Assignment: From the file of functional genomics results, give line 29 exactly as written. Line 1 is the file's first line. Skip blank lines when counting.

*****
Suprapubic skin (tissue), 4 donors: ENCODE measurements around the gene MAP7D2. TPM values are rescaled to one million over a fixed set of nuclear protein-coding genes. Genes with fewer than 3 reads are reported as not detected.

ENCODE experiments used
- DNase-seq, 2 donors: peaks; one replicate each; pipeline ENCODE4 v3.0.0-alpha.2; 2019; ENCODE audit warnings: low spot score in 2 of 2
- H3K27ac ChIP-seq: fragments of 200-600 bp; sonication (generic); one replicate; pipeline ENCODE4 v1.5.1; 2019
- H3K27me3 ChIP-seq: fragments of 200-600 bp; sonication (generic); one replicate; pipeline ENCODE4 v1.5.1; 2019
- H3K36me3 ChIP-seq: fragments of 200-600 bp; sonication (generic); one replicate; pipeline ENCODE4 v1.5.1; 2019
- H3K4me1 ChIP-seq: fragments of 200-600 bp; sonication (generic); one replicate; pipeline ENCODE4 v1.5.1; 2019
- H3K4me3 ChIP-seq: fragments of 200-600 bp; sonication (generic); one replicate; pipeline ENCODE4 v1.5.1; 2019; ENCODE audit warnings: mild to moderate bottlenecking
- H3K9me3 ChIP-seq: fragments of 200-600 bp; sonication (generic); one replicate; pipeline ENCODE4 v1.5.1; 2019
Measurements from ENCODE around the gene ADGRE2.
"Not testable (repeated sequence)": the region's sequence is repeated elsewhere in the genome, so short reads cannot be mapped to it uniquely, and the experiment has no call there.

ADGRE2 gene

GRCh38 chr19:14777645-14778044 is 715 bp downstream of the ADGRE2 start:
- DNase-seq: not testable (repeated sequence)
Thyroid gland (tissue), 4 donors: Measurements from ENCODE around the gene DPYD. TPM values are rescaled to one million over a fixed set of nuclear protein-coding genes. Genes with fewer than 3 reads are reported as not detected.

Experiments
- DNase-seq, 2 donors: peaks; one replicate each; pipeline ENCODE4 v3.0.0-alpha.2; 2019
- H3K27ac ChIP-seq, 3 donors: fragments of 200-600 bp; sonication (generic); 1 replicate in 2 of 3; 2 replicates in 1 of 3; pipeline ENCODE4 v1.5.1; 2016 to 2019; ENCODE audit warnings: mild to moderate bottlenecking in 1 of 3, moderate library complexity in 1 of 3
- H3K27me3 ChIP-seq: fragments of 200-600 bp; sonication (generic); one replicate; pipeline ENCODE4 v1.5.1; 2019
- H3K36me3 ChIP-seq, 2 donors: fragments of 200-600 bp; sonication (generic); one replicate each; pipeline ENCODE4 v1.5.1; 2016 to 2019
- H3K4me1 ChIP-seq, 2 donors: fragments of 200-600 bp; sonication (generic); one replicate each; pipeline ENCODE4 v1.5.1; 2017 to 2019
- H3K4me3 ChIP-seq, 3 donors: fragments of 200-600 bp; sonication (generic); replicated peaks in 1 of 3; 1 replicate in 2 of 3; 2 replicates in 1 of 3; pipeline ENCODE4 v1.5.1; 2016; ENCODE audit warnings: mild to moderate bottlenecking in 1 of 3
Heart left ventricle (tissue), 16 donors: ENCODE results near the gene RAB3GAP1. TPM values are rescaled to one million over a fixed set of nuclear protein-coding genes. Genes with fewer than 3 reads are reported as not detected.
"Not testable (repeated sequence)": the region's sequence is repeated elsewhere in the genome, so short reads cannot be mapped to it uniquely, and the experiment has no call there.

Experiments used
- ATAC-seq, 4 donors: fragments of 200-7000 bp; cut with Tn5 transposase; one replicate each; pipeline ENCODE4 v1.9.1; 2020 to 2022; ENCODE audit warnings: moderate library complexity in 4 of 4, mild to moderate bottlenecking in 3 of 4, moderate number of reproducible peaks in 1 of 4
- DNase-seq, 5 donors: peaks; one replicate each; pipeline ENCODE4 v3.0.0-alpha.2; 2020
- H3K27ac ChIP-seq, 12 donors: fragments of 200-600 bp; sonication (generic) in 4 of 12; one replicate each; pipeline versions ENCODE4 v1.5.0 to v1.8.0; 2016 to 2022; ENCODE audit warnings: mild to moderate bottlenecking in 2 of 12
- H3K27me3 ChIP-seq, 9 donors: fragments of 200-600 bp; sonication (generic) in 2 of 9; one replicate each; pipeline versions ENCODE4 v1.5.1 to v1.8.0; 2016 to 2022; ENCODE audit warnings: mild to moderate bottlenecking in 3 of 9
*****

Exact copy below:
- H3K27me3 ChIP-seq, 9 donors: fragments of 200-600 bp; sonication (generic) in 2 of 9; one replicate each; pipeline versions ENCODE4 v1.5.1 to v1.8.0; 2016 to 2022; ENCODE audit warnings: mild to moderate bottlenecking in 3 of 9